What are sunchokes?
They are a potato-like tuber from a type of sunflower. They can be used much like you would use a potato, boiled, roasted or fried. Their flavour is sweet, mild and nutty - comparable to hazelnuts or sunflower seeds. Unlike potatoes, they should be kept in the fridge, but then they stay good for eating for a very long time, even over a year! Sunchokes are a food that is indigenous to North America and were cultivated and spread across the continent by many First Nations.
Why eat sunchokes?
Beyond having a great flavour, they are also very nutritious! They are high in potassium, iron, fiber, niacin, thiamine, phosphorus and copper. Many people find them to be a healthier alternative to potatoes because they contain inulin and therefore do not spike the blood sugar like potatoes, many diabetics can eat them with no issues.
If you’re trying sunchokes for the first time it is recommended to start with just a small amount as they can cause digestive upset in some people, but with a longer cooking time or by adding ginger you can often counteract this effect.
Why grow sunchokes?
They are possibly the easiest vegetable to grow! Simply bury a tuber in soil in the spring and by the fall you could be harvesting 1 lb per plant, or even more. Sunchokes are a perennial plant, so they will grow back year after year, producing pounds of food a year, they will grow back from even the tiniest tuber left behind.
They are a very sustainable food crop for the future. Some of their amazing qualities: they do not require much fertilizer at all, they do not have any pests that we’ve seen, they do not need to be planted every year, they produce well without any water beyond what they get from the rain, they produce substantial yields even in drought years, they can be harvested in the fall, or left in the ground over the winter and dug up in the spring, and they flower later in the fall than most plants - allowing bees one extra boost of nectar and pollen before their winter sleep.
One our farm, we started with 10 lbs of tubers in 2016 and now have hundreds of pounds of sunchokes per year. We haven’t brought in any other tubers since the original 10 lbs. This is a food crop that multiplies itself very easily! In a world where food security is ever more unstable, having a nice sunchoke patch is a great way to ensure there will always be food nearby.
The type we grow is known as “Passamaquoddy Potatoes” and was developed on Grand Manan Island by the First Nations there. They have magenta skin with bright white flesh and the best flavour of sunchokes that we’ve tried. When digging sunchokes, this bright colour helps you see them amongst the soil - another big plus of this variety.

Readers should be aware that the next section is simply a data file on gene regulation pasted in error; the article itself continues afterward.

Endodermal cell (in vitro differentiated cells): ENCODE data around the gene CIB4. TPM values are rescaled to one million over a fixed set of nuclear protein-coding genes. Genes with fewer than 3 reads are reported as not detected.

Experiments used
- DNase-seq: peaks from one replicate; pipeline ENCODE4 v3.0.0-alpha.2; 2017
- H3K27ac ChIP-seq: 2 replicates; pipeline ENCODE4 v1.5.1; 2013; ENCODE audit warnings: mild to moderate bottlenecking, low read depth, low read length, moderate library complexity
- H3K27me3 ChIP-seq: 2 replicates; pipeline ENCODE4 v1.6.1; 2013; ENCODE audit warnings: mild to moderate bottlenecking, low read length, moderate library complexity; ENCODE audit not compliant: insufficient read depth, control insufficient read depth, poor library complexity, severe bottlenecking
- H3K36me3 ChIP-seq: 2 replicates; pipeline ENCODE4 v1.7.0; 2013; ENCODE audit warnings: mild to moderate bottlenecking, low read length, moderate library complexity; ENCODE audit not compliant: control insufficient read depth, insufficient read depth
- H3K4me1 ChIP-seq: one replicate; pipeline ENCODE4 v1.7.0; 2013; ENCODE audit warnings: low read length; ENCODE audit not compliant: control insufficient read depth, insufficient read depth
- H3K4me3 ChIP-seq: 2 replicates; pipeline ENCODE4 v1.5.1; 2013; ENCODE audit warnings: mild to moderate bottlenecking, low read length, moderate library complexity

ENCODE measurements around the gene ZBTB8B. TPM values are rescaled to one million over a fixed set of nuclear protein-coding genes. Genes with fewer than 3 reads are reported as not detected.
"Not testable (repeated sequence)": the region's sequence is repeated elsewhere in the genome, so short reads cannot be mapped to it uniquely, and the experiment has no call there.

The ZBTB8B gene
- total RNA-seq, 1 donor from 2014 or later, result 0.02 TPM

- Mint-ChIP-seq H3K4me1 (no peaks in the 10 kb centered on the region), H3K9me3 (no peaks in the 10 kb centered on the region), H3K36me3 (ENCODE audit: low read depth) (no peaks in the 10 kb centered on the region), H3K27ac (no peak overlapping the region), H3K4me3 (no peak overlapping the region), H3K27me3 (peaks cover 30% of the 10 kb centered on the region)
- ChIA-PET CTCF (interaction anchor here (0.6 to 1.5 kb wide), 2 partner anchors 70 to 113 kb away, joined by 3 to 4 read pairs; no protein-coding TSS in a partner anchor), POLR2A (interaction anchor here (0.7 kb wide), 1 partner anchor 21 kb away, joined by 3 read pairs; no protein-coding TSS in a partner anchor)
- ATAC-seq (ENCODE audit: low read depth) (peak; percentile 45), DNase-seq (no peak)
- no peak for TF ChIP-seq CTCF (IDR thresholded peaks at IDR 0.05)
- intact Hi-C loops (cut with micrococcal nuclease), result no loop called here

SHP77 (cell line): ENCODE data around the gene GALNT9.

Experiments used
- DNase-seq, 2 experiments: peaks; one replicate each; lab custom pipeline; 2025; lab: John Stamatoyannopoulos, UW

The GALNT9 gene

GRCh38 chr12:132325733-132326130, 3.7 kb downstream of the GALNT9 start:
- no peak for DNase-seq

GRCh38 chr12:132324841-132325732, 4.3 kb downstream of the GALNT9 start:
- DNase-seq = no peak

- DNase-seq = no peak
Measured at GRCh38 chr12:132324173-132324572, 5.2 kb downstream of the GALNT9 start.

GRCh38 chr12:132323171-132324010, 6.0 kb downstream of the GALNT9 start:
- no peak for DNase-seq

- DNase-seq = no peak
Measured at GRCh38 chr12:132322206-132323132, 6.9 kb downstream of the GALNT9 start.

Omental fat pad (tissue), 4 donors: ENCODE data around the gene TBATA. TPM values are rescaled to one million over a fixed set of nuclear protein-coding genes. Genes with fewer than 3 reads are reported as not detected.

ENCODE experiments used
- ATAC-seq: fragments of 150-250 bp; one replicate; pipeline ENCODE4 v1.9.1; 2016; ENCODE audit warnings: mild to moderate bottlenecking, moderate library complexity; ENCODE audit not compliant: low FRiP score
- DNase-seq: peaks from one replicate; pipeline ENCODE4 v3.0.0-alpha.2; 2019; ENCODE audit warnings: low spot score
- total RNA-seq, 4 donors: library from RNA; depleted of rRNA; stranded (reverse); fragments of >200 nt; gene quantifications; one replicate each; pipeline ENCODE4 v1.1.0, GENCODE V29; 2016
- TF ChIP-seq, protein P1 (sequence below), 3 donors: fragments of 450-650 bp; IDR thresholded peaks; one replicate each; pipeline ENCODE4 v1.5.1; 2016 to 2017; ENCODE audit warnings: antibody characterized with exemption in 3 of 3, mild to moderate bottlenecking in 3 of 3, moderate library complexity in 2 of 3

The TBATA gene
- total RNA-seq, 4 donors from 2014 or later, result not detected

If you’re interested in growing sunchokes, the best time to plant them is during the spring. Just dig a hole 6 inches to a foot deep in a sunny location, throw in the tuber and cover it! They prefer sandy soil, but honestly they will probably grow anywhere you plant them. By late May or June you will have the green growing tips poking up through the soil and they will continue growing through the summer to reach heights of 6’, 8’ or even taller! Then by the end of September you will see them growing yellow flowers at the tops of their stalks that resemble small sunflowers. As said before these are much loved by bees for their winter food stores. Once there’s a frost and the plant starts to die, then the tubers will not get any bigger and you can start harvesting them. You can pull up the stalk and there will be many tubers growing from the roots which can then be pulled off. You should also bring a shovel because the roots can grow a few feet before producing a tuber, so just dig around in the immediate vicinity of the plant and you’ll likely find some more. Many people wait until the spring to harvest sunchokes as they tend to get sweeter over the long winter dormancy, it’s up to you! Any tubers left in the soil will sprout again in the spring and start another generation of plants. And honestly even if you think you’ve harvested all the tubers there will probably always be some that you miss that will grow, sunchokes are masters of survival!
If you want to try sunchokes for eating or for growing you can order them:
Our farm as well as Moon Tide Farm (who we got our first 10 lbs from) both have the Passamaquoddy variety available on there.
Happy eating and growing!
Olde Furrow Farmers!!